At the outset it is noted that plaintiff seems to base his claim on a false premise. He maintains that his discharge "* * * from the U. S. Navy has been determined to have been erroneous and to have resulted in an injustice to him * * *." This is not the fact. The petition alleges that the Correction Board's approved recommendation was that he be given a general discharge in lieu of the undesirable discharge originally given him (Petition, par. 9). The record further clearly shows that the error or injustice which the Correction Board thought required correction and which the Secretary of the Navy deemed also to require correction was the character and not the fact of discharge. While we are not supplied with plaintiff's application filed with the Board for Correction of Naval Records, it seems obvious that the character of his discharge was all that he petitioned for. Therefore, it is evident that at no time was the fact of his discharge determined to be erroneous.
Thus, the record in this case leaves no room for doubt that plaintiff was discharged from the Navy on April 11, 1944, with an undesirable discharge. Later action by the Correction Board and approval by the Secretary of the Navy in no manner reinstated plaintiff as an enlisted man in the U. S. Navy. The result of the approved decision of the Correction Board was merely to change the character and not the fact of discharge. Goldstein v. United States, 131 Ct.Cl. 228, 130 F.Supp. 330, cert. denied 350 U.S. 888, 76 S.Ct. 143, 100 L.Ed. 782 (1955); Smith v. United States, 145 Ct. Cl. 104, 170 F.Supp. 639 (1959).
It seems quite clear that all acts relating to the transfer to the Fleet Reserve contemplate transfer from an active duty status. For example, section 203 of the Naval Reserve Act of 1938, supra, provides:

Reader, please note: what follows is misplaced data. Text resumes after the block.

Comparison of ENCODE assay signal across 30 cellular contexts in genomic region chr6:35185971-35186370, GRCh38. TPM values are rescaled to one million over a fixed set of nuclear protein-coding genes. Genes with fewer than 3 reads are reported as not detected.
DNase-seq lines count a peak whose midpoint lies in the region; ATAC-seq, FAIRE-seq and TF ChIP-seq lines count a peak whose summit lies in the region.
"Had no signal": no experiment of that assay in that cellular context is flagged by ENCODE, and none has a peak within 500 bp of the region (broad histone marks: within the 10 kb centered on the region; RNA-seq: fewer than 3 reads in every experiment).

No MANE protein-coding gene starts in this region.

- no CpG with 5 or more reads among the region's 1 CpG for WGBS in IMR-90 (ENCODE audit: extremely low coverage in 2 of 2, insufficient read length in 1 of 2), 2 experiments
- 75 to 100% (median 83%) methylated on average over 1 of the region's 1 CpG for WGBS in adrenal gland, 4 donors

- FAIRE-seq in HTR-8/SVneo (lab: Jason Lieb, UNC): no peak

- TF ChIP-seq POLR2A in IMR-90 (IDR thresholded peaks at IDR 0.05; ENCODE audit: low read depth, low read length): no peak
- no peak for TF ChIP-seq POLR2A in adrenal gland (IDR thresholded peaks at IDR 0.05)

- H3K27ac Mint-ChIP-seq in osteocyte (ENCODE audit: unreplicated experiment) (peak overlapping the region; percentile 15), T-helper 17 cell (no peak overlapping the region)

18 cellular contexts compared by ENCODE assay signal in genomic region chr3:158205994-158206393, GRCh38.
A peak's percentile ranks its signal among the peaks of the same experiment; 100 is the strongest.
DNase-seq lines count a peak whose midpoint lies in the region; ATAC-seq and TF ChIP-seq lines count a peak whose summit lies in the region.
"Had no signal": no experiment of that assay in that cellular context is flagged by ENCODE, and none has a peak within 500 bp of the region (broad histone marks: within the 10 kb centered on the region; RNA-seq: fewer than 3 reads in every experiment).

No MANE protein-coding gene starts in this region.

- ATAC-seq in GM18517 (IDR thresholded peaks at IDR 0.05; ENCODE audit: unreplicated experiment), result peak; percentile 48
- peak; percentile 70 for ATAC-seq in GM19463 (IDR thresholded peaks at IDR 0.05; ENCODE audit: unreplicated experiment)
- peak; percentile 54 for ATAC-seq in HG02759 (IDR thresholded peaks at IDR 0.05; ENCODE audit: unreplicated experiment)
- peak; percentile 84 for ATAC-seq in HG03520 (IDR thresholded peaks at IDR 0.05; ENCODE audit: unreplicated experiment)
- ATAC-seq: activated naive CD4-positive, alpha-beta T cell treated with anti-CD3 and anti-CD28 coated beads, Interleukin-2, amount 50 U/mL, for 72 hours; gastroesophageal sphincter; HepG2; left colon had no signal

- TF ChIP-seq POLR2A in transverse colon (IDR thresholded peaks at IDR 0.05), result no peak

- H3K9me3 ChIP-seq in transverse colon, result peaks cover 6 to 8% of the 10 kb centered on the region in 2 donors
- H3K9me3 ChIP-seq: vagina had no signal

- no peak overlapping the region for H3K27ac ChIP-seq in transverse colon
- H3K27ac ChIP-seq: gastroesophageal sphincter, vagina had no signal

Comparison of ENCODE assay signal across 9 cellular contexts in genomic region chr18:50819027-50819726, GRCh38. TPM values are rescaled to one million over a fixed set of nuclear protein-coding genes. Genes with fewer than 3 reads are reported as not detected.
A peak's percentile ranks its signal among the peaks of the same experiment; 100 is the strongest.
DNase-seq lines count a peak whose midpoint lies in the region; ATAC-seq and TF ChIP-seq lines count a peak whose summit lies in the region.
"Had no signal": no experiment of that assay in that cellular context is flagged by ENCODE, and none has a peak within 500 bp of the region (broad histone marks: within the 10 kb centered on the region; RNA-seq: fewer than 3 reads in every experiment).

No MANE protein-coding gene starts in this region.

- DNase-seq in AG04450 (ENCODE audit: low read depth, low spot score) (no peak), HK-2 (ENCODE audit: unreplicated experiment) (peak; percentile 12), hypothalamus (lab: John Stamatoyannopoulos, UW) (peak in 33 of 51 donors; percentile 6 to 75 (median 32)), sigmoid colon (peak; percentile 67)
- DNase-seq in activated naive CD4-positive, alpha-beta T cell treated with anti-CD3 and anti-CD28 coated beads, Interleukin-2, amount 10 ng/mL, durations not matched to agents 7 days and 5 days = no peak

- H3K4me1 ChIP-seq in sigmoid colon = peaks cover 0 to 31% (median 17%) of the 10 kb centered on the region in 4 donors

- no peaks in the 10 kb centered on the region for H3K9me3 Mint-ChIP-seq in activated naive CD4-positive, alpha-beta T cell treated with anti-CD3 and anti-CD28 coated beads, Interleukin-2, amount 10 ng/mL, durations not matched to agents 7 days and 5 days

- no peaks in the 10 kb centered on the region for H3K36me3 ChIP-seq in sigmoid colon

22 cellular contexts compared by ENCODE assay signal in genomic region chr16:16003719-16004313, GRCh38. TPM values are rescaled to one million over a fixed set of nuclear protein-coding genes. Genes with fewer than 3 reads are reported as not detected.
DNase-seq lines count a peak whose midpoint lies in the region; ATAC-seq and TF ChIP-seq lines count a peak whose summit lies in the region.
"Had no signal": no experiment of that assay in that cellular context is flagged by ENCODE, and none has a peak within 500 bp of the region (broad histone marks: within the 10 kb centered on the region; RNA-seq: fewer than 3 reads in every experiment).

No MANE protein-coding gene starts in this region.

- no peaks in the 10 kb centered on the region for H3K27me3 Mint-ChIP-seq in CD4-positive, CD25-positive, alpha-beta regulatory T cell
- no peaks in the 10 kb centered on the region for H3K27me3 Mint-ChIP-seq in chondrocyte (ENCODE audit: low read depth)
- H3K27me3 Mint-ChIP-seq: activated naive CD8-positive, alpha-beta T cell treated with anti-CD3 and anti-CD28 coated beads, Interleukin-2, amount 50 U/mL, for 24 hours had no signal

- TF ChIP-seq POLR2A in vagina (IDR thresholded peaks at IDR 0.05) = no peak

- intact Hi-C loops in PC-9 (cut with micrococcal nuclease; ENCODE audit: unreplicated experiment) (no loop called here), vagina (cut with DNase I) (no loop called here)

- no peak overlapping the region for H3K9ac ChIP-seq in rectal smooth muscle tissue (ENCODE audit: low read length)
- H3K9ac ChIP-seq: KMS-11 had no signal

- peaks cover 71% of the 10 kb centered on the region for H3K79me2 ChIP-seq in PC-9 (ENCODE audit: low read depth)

"Men serving in the Regular Navy, who, having enlisted therein on July 1, 1925, or prior thereto, or who having been discharged therefrom prior to July 1, 1925, and reenlisted in the Regular Navy within three months from the date of discharge, or who were serving in the Naval Reserve Force on July 1 1925, in an enrollment entered into within four months from the date of their discharge from the Regular Navy and thereafter reenlisted in the Regular Navy within three months from the date of their discharge from the Naval Reserve created by the Act of February 28, 1925, shall be entitled to be transferred to the Fleet Reserve * * *."1
Section 204 of the Naval Reserve Act of 1938, 52 Stat. 1175, 1179, as amended by the Act of August 10, 1946, 60 Stat. 993, provides:
"Members of the Navy who first enlisted in the Navy after July 1, 1925, or who reenlisted therein after July 1, 1925, having been out of the Regular Navy for more than three months, may upon their own request be transferred to the Fleet Reserve upon the completion of at least twenty years' active Federal service. * * *"
The fact that transfer to the Fleet Reserve contemplates transfer from an active duty status is admitted by plaintiff in his reply brief wherein he states "neither does the plaintiff dispute the fact that the Naval Reserve Act of 1938 contemplates transfer to the Fleet Reserve from an active duty status as urged by defendant."
Assuming then, as we must from the record, that plaintiff was actually discharged from the Navy, it seems quite clear that he had no right to a transfer to the Fleet Reserve. To establish any claim for retainer pay plaintiff must show either that the discharge was vacated or that he later reenlisted. The record discloses neither. His request in the Correction Board's proceedings was that the character of his discharge be changed. He did not attempt reenlistment and in any event either a request that the discharge be vacated with transfer or reenlistment would be at the discretion of the Secretary of the Navy. Peterson v. United States, No. 83-59, decided July 19, 1961, 292 F.2d 892 (1961).